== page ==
As you may know, especially if you read the review two days ago in the Wall Street Journal, I have a new book out called The Future Arrived Yesterday.
Depending upon how you count authorships, co-authorships, collections and anthologies, this is something like my 16th book – a bookshelf full of volumes bearing my name that I never could have imagined when I was a cub reporter 30 years ago. Some of those books have been best-sellers, some have sold only a handful of copies; some are forgotten and others are described these days as "classics" -- interestingly, there is little correlation between the current status of those books and their original sales.
As I look back over my book writing career (as opposed to journalism or television) it becomes apparent to me that I write three types of books: reporting, history or business theory. In my bibliography, the last type is the rarest: strictly speaking, I've written only four, up until now all of them co-authored, on virtual corporations, sales force automation, and intellectual capital. Only the new one, which is about protean corporations, bears my name alone.
Writing (and no doubt reading) this kind of book is a very different experience from, say, my last book, which was a biography of Bill Hewlett and Dave Packard. Reported books are typically the product of thousands of hours on the ground, covering events, getting quotes on the fly, capturing the "first draft of history." Historical books are the product of a handful of key interviews with survivors, and a ton of research in libraries and on-line.
But a book of business theory, where you are describing a model of something – in this case the corporation of the future – for which there are few examples, either complete or fragmentary, the work is mostly thinking. You spend months, even years, puzzling out the long-term implications of discrete phenomena happening today. You try to do a few sanity checks – like lecturing on the topic in front of a knowledgeable audience, writing a few preliminary articles, talking to business executives you respect – but when you finally send your manuscript to the publisher there is no guarantee that there isn't some fatal flaw in your theory, or that the audience won't conclude that you are nuts.
Happily, that hasn't seemed to have happened … so far. One reason, I suspect, is that I've had a long time to think about this book. The legendary venture capitalist, Bill Davidow, and I wrote the precursor to this book, the best-selling The Virtual Corporation, 17 years ago. And I've had all of the intervening years to watch – as most of the world's great companies turned into virtual corporations and we all went to work for them – as the flaws in that model slowly surfaced.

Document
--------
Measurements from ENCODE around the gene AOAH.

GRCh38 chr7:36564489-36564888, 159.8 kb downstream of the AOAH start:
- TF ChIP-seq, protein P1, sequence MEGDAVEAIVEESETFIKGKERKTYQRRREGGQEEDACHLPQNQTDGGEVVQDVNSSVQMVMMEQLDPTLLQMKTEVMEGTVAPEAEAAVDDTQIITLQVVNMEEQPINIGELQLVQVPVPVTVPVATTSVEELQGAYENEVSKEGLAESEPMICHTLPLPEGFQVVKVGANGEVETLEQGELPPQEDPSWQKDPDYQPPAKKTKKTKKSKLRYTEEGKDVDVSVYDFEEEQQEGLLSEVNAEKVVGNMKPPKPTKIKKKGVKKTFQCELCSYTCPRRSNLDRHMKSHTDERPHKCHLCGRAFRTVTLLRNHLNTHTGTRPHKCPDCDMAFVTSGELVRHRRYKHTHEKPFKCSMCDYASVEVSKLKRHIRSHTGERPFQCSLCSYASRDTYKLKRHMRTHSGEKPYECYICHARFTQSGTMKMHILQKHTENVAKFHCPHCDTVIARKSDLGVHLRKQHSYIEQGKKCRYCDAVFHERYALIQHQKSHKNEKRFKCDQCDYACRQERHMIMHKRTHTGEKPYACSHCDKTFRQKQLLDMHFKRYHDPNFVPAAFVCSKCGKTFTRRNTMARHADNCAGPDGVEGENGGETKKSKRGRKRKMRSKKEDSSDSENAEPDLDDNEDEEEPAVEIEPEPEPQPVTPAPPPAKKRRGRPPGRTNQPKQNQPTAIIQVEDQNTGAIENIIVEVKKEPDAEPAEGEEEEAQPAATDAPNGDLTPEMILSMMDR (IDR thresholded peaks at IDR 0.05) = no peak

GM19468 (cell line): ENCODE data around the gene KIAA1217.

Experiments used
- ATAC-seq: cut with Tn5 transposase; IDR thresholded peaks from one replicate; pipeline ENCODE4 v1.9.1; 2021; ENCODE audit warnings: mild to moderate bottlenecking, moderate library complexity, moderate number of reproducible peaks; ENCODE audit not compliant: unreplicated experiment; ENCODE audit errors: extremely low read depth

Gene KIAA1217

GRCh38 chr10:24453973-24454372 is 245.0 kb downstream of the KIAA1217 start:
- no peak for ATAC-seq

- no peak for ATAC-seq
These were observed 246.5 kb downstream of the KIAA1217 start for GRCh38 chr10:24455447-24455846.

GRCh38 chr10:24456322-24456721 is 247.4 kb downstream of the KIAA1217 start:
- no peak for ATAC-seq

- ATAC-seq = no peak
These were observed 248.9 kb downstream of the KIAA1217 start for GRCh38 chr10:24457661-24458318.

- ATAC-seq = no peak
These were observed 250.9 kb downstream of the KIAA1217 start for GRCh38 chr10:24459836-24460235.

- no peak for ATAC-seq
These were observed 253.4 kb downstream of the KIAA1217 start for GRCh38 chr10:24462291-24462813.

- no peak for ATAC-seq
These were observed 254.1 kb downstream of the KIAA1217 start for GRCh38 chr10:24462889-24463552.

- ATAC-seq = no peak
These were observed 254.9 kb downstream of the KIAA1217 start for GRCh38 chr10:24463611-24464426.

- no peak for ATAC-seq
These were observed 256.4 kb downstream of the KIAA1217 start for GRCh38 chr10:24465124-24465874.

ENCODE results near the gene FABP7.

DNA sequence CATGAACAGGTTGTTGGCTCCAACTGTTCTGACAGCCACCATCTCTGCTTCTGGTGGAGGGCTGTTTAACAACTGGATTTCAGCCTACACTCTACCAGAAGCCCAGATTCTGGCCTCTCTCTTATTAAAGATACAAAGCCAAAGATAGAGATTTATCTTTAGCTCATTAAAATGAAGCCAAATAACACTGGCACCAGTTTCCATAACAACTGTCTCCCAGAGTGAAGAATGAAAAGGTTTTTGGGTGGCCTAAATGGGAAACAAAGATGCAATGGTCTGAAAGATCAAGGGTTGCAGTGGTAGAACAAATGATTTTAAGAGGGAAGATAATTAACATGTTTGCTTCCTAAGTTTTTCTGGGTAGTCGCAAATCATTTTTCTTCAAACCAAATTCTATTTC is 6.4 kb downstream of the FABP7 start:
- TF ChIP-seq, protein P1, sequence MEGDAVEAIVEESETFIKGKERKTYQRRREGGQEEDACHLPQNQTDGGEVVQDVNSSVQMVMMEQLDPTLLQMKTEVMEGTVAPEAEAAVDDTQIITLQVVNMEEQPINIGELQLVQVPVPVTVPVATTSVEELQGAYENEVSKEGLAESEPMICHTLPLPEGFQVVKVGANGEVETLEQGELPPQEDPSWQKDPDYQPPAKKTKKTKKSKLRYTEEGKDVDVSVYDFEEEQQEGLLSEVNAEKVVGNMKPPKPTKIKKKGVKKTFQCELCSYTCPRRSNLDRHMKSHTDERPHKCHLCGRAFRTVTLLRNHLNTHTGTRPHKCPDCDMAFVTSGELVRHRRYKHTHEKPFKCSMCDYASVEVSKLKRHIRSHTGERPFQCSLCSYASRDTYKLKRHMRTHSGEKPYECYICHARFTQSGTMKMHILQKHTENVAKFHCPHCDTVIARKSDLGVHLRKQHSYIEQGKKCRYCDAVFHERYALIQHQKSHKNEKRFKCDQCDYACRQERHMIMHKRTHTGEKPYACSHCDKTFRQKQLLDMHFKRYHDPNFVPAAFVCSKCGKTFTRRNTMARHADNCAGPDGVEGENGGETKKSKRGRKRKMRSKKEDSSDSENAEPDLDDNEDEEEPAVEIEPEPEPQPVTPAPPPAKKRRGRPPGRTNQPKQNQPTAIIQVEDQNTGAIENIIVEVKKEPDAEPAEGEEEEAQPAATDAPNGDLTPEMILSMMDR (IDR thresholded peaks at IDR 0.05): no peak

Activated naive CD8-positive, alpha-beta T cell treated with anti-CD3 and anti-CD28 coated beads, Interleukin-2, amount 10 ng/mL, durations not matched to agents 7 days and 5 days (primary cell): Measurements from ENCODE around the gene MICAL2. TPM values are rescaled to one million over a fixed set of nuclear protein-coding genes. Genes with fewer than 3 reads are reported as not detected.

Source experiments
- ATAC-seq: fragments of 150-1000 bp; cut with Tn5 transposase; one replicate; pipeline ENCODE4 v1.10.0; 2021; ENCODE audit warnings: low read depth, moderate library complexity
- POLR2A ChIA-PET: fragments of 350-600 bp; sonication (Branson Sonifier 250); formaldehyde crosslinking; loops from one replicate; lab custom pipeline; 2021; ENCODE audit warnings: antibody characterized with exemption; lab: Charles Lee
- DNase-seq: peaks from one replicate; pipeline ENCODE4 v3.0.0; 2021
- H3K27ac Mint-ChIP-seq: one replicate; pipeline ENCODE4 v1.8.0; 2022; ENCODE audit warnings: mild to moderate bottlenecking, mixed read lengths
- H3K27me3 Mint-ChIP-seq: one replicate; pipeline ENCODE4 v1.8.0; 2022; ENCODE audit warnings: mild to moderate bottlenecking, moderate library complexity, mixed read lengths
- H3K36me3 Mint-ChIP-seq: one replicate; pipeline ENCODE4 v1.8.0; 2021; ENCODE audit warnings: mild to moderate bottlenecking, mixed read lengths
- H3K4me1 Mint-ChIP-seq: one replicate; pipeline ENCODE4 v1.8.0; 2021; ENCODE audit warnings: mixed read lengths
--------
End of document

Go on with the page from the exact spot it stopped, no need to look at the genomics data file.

In fact, I first began to formulate my ideas for the successor to virtual corporations – "protean" (or shape-shifter) organizations, as early as 2000. But in those days, I was running a million circulation magazine and starting this column, and I didn't have time for writing books. When I was ready, it was the era of the dot.com crash and 9/11 – and neither the marketplace nor the publishing world was interested in any radically new ideas about business organization and competition. All of us were just trying to get through.
But I kept revisiting the idea over the years, knowing that someday I would write this book because I was certain of two things:
1. Businesses can't keep running the way they do now, not in an Internet-based global marketplace; and
2. Every new economic era is accompanied by, and ultimately led by, a new type of business organization.
The first point is now truer than ever – and, the economic crisis aside, most companies are now beginning to sense that they are racing towards a structural crisis, one in which their organizational models are dangerously out of synch with the marketplace, with needs of their own employees, and of society.
As for the second point, even a cursory glance at business history will convince you that every great economic bust and boom cycle in our country's history has produced a new kind of business: the English Model of the early 19th century, the American model of the Civil War era, the Factory Model, the Progressive/Scientific Model of Henry Ford, the Divisional Model of Alfred Sloan's General Motors, and on and on. Out of the ashes of an economic crisis, new and more competitive businesses emerge, evolved to best adapt to the nature of the new boom. We are in just such a crisis now – and as we come out of it in the months ahead, we will need a new kind of business to lead us into the next era of prosperity.